The Rideau Institute is calling on the Canadian government to prevent further shipments to Saudi Arabia of military vehicles made in Canada, and to institute an embargo on the export of all military goods to the region during the current political turmoil.
On March 14, troops from Saudi Arabia and the United Arab Emirates entered Bahrain in an effort to shore up the Bahraini government, which has been facing escalating demands from citizens for democratic reforms. Several civilians have been killed.
Among the vehicles used by the Saudi troops are light armoured vehicles that appear to have come from Canada. More than 1200 LAVs built by General Motors Diesel Division (now General Dynamics Land Systems Canada) of London, Ontario were sold to the Saudi Arabian National Guard in the 1990s and early 2000s. (See Ceasefire.ca report here.)
And more sales are apparently on the way. The Washington Post reported on November 25, 2009 that the Saudi Arabian National Guard would begin receiving an additional 724 light armoured vehicles produced in Canada in April 2011. The status of these deliveries is unclear.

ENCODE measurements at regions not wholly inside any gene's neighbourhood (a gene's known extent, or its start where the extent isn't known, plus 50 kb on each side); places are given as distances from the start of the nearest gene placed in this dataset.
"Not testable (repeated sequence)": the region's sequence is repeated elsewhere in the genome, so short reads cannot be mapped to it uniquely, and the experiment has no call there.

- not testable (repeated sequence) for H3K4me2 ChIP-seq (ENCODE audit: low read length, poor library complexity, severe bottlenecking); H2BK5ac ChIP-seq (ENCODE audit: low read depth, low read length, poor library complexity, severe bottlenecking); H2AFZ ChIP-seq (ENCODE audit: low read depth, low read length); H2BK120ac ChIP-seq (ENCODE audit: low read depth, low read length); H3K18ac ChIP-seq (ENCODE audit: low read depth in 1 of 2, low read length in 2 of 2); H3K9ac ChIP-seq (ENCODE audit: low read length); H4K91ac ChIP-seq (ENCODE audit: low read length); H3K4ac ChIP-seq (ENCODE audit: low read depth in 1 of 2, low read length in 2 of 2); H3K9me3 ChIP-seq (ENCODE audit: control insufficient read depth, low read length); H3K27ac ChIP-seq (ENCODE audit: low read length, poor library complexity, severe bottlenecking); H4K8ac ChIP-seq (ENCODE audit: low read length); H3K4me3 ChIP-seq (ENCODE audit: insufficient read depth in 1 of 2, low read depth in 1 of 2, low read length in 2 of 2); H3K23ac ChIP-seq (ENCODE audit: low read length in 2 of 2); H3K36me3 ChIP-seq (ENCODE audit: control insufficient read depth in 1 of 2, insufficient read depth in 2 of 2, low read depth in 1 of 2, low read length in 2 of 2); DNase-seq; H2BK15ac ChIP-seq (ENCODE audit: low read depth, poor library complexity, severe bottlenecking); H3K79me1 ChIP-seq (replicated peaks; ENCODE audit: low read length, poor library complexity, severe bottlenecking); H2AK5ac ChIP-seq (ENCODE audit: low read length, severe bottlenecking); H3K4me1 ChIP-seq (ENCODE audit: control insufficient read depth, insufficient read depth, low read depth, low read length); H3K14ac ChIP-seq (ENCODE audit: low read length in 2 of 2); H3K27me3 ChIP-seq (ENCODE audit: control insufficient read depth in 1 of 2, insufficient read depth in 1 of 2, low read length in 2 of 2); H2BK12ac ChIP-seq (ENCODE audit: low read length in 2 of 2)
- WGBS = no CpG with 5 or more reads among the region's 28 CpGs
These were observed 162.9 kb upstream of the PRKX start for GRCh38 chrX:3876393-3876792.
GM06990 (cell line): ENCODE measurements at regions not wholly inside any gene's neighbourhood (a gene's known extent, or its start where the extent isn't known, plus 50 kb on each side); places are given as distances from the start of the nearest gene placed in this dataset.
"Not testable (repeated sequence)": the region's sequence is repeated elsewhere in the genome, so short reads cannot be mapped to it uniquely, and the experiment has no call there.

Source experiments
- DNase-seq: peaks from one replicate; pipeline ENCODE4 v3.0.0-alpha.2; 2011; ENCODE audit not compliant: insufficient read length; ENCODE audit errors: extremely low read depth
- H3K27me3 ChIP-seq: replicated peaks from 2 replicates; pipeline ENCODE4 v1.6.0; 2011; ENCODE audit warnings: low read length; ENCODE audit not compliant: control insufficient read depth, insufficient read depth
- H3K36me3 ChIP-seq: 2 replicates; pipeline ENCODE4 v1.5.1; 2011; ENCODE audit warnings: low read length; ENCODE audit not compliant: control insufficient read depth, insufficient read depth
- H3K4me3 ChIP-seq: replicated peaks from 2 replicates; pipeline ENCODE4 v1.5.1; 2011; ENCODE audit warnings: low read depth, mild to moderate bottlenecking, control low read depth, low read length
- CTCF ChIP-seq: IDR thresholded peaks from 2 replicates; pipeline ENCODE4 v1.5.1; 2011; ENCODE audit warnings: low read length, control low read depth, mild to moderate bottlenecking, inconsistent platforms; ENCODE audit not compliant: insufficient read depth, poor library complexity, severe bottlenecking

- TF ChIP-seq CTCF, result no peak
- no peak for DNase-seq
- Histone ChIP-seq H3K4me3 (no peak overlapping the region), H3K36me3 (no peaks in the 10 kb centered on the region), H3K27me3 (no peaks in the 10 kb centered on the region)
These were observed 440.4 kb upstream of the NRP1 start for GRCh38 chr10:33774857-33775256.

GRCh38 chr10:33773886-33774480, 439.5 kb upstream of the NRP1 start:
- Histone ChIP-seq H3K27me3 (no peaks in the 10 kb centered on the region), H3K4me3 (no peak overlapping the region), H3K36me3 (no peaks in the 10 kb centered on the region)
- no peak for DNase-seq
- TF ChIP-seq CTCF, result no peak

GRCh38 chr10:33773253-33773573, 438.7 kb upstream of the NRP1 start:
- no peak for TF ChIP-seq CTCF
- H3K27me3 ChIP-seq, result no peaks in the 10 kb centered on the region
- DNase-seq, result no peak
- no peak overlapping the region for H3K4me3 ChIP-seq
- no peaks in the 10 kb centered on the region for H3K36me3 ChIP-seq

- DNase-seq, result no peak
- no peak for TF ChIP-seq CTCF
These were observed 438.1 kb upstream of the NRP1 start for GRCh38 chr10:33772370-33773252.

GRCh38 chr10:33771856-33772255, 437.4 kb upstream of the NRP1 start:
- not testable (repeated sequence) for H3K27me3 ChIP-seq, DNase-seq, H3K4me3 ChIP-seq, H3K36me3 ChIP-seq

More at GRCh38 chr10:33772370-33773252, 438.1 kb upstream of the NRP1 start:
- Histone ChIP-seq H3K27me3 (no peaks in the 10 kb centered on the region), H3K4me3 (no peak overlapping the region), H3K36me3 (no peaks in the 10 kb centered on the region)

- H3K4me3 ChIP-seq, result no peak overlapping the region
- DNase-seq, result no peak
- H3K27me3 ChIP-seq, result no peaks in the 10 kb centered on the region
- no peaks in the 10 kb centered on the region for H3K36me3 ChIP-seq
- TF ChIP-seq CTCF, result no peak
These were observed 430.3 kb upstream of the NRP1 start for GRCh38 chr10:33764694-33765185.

“Arms built in Canada should not be used to prevent democracy in Bahrain or anywhere else,” said Steven Staples, President of the Rideau Institute. “As more people in the Middle East and North Africa demand more accountability from their governments, Canadians should be very concerned about Canada exporting arms to that region.”
The Government of Canada’s export control policies are intended to “closely control” military exports to countries “involved in or under threat of hostilities” and countries “whose governments have a persistent record of serious violations of the human rights of their citizens.”